Murderous intentions

2008-11-25 00:00

“Death for all the chief Nazi war criminals”, declared the front page headline of The Natal Witness on Wednesday, October 2, 1946, above a report on the outcome of the Nuremberg Trials that followed World War 2. Photographs of the condemned men filled the page. Twelve were sentenced to death, while others were given prison sentences and in some cases acquitted.

“The dramatic climax of the longest trial in history” dominated the newspaper again the next day, but Friday saw The Witness lead with a war crimes trial much closer to home.

On the previous day, standing in the dock of Pietermaritzburg’s Supreme Court, still wearing their faded Afrika Corps uniforms, Walter Werner and Paul Wallatt were sentenced to five years’ hard labour for murdering a fellow prisoner, Helmuth Haensel, at the Durban Road POW Camp in June 1942. Mitigating circumstances saw them narrowly avoid the death penalty.

The two men and their victim were among the 6 800 German prisoners of war (POWs) who passed through South Africa during World War 2, held in transit camps prior to being sent on to Canada.

Unlike the 100 000 Italian POWs who were held in South Africa, the Germans presented a major challenge. The Italians were largely uncommitted to fascism and posed no threat to South Africa’s security. The Germans were a different story. “The fact of their being frontline soldiers made them a prime security risk,” writes Bob Moore, professor of Modern History at the University of Sheffield in his essay Unwanted Guests in Troubled Times: German Prisoners of War in the Union of South Africa, 1942 — 1943, “and, therefore, potentially the most dangerous elements among the prisoners. Moreover, at the time of their capture, the fate of the war in Europe still hung in the balance. Many of them firmly believed that they could continue the war behind barbed wire by making it as difficult as possible for their captors, even thousands of miles from the front.”

In South Africa there was the added risk that they would be actively assisted in such endeavours. The country had come into the war only on the strength of a seven-vote parliamentary majority and there was substantial opposition to the war inside the country plus considerable pro-German sentiment among certain Afrikaner elements — not least, as Moore points out, among “such radical Afrikaner groups as the Ossewabrandwag and its paramilitary wing Stormjaers who might be expected to exploit the situation”. There was also a tight-knit German-speaking community close to Pietermaritzburg.

Despite such concerns, in 1940 South Africa had offered to take German prisoners. On March 5, 1942, the South African authorities were asked “to take 2 000 men immediately and then further batches up to a total of 300 officers and 10 000 other ranks”. The numbers involved made accommodation in the existing transit camp in Clairwood, Durban, impractical. A new site was established on the Durban Road in Pietermaritzburg where prisoners would be housed in tents.

The first batch of German prisoners arrived in Durban on March 18 aboard the HMT Pasteur and by April 10, 1942, there were 2 002 German prisoners in Pietermaritzburg. Security concerns dictated the German officers be moved as quickly as possible and nearly all of these prisoners — 200 officers and 1 795 men — were embarked on the SS Nieuw Amsterdam at Durban on April 29 bound for Simonstown, where they were transhipped onto the SS Queen Elizabeth for the voyage to Canada.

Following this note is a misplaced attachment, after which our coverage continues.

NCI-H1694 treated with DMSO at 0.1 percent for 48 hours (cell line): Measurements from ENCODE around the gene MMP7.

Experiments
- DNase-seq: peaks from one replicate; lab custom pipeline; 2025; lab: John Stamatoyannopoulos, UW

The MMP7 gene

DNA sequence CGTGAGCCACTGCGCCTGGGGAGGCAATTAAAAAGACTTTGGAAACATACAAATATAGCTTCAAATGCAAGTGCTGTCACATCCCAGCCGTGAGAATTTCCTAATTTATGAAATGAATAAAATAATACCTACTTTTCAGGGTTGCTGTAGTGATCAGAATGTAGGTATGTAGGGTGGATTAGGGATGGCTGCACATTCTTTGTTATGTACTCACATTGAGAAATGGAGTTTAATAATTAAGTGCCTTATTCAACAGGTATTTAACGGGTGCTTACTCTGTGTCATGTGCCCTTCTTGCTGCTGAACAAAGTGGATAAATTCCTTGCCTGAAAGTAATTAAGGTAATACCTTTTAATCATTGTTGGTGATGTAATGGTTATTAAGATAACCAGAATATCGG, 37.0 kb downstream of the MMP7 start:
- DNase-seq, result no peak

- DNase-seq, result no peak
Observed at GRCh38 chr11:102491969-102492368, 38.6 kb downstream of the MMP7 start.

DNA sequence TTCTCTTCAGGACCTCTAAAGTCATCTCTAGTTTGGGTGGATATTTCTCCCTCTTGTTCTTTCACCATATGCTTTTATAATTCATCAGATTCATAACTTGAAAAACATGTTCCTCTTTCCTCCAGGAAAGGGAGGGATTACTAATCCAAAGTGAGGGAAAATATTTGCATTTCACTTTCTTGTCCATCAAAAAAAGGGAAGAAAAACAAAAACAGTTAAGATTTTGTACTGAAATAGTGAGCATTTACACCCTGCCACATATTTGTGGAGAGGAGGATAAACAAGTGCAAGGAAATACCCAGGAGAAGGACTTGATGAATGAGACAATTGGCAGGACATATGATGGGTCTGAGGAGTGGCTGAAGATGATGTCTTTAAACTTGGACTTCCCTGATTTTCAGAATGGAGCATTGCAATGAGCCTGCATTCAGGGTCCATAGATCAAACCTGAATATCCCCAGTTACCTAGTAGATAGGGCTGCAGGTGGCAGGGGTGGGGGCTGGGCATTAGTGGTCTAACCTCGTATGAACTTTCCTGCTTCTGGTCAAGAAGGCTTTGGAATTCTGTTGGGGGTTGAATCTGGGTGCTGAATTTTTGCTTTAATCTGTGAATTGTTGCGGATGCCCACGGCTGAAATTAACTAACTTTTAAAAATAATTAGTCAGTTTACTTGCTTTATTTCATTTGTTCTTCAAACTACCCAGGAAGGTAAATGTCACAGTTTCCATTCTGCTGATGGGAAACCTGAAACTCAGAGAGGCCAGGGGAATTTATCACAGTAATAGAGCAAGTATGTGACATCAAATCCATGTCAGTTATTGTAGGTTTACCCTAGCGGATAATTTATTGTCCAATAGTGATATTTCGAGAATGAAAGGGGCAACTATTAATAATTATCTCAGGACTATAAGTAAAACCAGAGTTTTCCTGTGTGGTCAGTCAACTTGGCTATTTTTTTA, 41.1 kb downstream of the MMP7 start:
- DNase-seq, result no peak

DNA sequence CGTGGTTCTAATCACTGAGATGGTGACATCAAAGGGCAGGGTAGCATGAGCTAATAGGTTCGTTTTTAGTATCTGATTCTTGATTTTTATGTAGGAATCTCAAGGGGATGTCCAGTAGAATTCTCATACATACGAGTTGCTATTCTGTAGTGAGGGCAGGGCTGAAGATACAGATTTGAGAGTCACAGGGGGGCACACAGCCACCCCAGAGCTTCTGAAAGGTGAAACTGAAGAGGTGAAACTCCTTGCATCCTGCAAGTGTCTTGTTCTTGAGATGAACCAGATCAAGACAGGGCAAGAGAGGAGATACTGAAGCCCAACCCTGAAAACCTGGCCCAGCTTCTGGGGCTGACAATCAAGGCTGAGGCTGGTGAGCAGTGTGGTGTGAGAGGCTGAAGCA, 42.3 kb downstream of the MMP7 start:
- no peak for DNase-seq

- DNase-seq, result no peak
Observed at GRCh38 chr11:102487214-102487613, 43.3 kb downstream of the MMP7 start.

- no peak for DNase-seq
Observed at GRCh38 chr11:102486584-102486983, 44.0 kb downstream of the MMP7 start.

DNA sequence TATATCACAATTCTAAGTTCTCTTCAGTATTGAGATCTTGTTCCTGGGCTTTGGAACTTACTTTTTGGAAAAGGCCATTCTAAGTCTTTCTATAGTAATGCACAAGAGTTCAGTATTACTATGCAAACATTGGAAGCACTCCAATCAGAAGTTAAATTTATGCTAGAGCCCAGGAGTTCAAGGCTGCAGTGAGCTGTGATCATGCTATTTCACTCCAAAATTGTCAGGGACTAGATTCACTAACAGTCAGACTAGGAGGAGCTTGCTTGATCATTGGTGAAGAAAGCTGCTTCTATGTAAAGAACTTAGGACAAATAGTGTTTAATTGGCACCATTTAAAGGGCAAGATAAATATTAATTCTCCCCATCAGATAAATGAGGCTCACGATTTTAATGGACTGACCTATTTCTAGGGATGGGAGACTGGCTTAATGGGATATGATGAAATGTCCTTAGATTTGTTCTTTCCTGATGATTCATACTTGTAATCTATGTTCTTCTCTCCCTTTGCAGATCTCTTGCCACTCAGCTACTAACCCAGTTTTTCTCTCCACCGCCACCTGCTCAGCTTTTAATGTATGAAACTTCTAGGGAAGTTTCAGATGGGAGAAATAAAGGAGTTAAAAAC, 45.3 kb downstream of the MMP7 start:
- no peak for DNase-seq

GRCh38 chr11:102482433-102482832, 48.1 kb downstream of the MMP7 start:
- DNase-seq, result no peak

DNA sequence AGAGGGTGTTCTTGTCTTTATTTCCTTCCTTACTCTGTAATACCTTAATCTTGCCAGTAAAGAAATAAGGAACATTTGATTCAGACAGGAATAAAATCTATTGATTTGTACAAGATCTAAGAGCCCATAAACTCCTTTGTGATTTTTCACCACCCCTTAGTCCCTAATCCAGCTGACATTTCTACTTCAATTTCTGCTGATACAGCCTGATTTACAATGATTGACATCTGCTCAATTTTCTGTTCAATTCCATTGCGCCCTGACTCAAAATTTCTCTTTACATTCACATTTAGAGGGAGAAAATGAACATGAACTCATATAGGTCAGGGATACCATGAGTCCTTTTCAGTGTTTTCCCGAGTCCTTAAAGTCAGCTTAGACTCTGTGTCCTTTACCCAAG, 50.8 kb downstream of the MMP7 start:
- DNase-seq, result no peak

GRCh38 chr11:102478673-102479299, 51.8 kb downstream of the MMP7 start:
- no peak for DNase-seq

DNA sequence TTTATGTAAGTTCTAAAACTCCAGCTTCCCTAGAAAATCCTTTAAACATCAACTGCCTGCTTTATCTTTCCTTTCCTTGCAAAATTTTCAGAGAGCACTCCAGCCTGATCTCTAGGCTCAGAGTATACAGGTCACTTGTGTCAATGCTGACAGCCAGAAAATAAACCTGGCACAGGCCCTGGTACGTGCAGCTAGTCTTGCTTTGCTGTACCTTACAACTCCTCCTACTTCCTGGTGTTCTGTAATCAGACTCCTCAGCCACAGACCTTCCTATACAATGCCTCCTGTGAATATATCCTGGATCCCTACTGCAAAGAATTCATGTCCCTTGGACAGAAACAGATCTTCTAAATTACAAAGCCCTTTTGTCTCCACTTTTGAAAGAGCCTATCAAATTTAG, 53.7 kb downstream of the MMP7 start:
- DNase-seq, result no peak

However, two officers did not go. Major Eberhard von Luepke and Lieutenant Joachim von Grawert hid themselves under the camp’s music pavilion with the intention of escaping after all the others had left. However, their plans were foiled when the camp was repopulated almost immediately with a further 2 000 ordinary German soldiers. In accordance with the Geneva Convention these prisoners were allowed to appoint a camp representative. According to Moore this “paved the way for a prominent or forceful individual to take control of affairs, in this case Gefreiter Walther Werner”.

As far as the authorities were concerned Werner seemed an ideal choice. He spoke perfect English and had submitted a favourable report to the delegate of the International Committee of the Red Cross, the Reverend H. P. Junod who had inspected the camp in June.

But the good relationship between guards and inmates was about to turn sour. “From the beginning, the Germans had been keen to cause trouble,” says Moore. “During April, two prisoners escaped by hiding on the night soil truck that entered and left their compound. Three others also managed to break through the wire and escape although both groups were apparently recaptured.”

There were stone-throwing incidents, arc lamps were broken and all privileges were stopped until the culprits were produced. Stones were also thrown at the Indian and Malay Corps guarding the camp. The Germans resented being guarded by non-white troops and a letter of complaint from Werner was, according to the camp commander, “full of contempt and scorn for our native soldiers”.

Werner had become a liability. “It is my opinion that this POW is definitely an agitator and in the interests of the smooth running of the camp, I consider it advisable, if possible, to have him transferred.” This was written in July 1942. Unknown to the camp commander, Werner had, in June, been involved in the death of a German soldier, the

29-year-old Helmuth Haensel.

• Unwanted Guests in Troubled Times: German Prisoners of War in the Union of South Africa, 1942 — 1943 by Bob Moore is published in the Journal for Military History of the American Society for Military History, Volume 70, Number 1, January 2006. Website:

Click here to read part two: how the murder of Helmuth Haensel was made to look like a suicide.

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